• Sophie Gauthier-Beaudoin, Director |
6 min read

Shareholder engagement is a very powerful tool. We’ve certainly been reminded of that in this year’s AGM season, where we’ve seen shareholder votes prompt companies to make radical changes to their strategy, governance and reporting in areas such as climate in the energy and banking sectors, and inclusion and diversity across the whole market.

So, it’s not surprising to see that the proposals in the ongoing government consultation ‘Restoring Trust in Audit and Corporate Governance’ seeks to harness the power of shareholder engagement to drive change.

The BEIS consultation – open for comment until 8 July – is the UK Government’s response to the three independent reviews by Sir John Kingman on the Financial Reporting Council (FRC), Sir Donald Brydon on the quality and effectiveness of audit, and the Competition and Markets Authority on the audit market.

Its proposed measures – which aim to enhance the quality of corporate governance, corporate reporting and audit – include proposals to improve stewardship by giving investors better opportunities to engage with companies, particularly on audit and assurance matters, via two key measures:

  • Publication of an Audit and Assurance Policy: a forward-looking statement by the audit committee on a company’s approach to the audit and assurance of its financial and non-financial reporting; and
  • Engagement on audit planning: giving shareholders a formal opportunity to share views with the audit committee on the auditor’s annual audit plan.

The Audit and Assurance Policy

The Audit and Assurance Policy – which we covered in depth in a recent podcast – would cover the following areas.

Mandatory areas Examples of optional areas
Resilience Statement Alternative performance measures (APMs)
Internal controls Key performance indicators (KPIs)
Internal audit function Environmental, social and governance (ESG) metrics
External audit tender Investor presentations

Companies would be required to publish a three-year rolling forward-look and the policy would be subject to an advisory shareholder vote. Government are asking if this should be done annually or every three years.

What have investors told us?

This is perhaps the area where we see the widest range of opinions and views. Investors seem to be split into two camps: those who are strongly against and those who see the benefits.

Those who are against this proposal claim that investors do not have the capacity and capability to engage with the hundreds – sometimes thousands – of companies they invest in. They fear that we risk creating a situation where there are consistently high votes in favour with little or no engagement (similar to what is observed on auditor (re-)appointment). Basically, they worry that this process would essentially become a ‘tick-box’ exercise. While they do not see a need for a vote, what they do want is the right to express their views and for those to be acknowledged.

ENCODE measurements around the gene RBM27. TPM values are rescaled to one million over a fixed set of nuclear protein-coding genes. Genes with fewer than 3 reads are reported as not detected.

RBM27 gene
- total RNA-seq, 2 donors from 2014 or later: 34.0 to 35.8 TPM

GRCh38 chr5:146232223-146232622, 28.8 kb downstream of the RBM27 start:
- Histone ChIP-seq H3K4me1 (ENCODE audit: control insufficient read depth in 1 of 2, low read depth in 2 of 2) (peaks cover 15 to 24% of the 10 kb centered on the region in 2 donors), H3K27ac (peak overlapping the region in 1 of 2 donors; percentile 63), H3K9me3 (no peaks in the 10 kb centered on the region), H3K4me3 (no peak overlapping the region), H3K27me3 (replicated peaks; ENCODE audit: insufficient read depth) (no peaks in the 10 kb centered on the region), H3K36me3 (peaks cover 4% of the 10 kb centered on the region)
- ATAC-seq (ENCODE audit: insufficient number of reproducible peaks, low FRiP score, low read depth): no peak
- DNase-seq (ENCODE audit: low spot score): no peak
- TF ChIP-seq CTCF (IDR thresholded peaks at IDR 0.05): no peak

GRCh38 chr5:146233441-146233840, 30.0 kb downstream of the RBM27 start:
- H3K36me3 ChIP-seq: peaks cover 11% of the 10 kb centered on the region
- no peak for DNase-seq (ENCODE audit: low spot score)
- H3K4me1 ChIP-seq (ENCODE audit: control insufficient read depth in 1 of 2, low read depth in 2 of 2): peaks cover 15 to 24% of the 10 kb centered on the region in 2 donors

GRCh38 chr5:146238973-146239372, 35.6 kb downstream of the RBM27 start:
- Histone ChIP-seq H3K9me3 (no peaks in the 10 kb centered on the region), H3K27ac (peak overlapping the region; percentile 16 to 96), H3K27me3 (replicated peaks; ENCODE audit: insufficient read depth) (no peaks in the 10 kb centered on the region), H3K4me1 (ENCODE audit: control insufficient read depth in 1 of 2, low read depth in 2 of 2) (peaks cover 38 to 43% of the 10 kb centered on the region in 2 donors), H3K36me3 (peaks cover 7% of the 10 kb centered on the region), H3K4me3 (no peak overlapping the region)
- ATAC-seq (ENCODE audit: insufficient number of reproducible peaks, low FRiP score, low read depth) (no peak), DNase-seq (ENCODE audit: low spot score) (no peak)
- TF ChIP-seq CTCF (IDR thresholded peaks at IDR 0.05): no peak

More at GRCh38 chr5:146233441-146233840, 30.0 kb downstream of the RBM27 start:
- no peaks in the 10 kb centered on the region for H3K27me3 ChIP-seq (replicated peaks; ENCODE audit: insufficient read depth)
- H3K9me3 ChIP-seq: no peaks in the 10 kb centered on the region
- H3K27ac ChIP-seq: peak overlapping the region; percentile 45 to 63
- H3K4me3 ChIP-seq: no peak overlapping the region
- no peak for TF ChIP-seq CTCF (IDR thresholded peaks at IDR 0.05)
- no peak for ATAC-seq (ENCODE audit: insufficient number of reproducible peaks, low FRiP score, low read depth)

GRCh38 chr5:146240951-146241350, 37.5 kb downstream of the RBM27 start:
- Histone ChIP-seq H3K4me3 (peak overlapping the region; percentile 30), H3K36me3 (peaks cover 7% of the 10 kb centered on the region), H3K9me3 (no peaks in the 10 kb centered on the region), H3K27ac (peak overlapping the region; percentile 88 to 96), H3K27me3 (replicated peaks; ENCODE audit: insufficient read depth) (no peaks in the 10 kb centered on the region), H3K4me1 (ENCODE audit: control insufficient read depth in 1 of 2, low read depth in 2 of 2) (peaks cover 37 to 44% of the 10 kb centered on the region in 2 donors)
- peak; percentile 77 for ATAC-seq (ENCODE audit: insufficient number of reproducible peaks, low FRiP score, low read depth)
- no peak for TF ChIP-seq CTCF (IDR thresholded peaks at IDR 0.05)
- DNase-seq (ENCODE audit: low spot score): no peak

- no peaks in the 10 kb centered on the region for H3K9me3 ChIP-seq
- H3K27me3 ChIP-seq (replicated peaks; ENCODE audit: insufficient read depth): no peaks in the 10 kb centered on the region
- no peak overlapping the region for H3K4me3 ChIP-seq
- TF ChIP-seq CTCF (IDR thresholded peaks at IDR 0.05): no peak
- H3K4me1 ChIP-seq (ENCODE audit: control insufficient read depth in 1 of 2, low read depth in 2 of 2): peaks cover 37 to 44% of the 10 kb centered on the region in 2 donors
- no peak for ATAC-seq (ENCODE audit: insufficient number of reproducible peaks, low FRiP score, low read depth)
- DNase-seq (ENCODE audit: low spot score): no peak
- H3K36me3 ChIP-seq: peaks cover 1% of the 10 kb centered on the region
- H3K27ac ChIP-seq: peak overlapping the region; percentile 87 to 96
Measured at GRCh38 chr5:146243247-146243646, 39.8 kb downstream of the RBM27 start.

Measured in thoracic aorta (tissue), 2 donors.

Those who are in favour see this as a way to encourage structured dialogue between companies and their shareholders. These investors often draw parallels with engagement on the remuneration policy with many saying that investors should be much more focused on audit than they are on remuneration. Company-led engagement on audit and assurance would encourage more investor focus on this important area.

However, investors in both camps agree that they would like a defined minimum scope of audit and assurance for listed companies of comparable status, which would allow them to focus their attention on outliers rather than having to engage individually with each company. In their view, this minimum scope (which could be delivered by the external auditor alone or alongside other assurance providers) would include internal controls, APMs, KPIs used in executive remuneration and value-relevant ESG metrics. Some investors also call for mandatory assurance over preliminary announcements and investor presentations.

Their main concern is that diversity in practice among companies over whether assurance is provided in areas outside the financial statements may lead to confusion and lack of consistency in reporting and interpretation, particularly when comparing multiple companies.